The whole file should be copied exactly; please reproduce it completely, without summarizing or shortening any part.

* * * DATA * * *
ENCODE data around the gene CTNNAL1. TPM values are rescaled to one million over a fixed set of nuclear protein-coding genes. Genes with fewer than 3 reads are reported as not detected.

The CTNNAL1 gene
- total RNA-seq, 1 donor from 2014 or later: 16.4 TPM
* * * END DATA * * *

ENCODE data around the gene CTNNAL1. TPM values are rescaled to one million over a fixed set of nuclear protein-coding genes. Genes with fewer than 3 reads are reported as not detected.

The CTNNAL1 gene
- total RNA-seq, 1 donor from 2014 or later: 16.4 TPM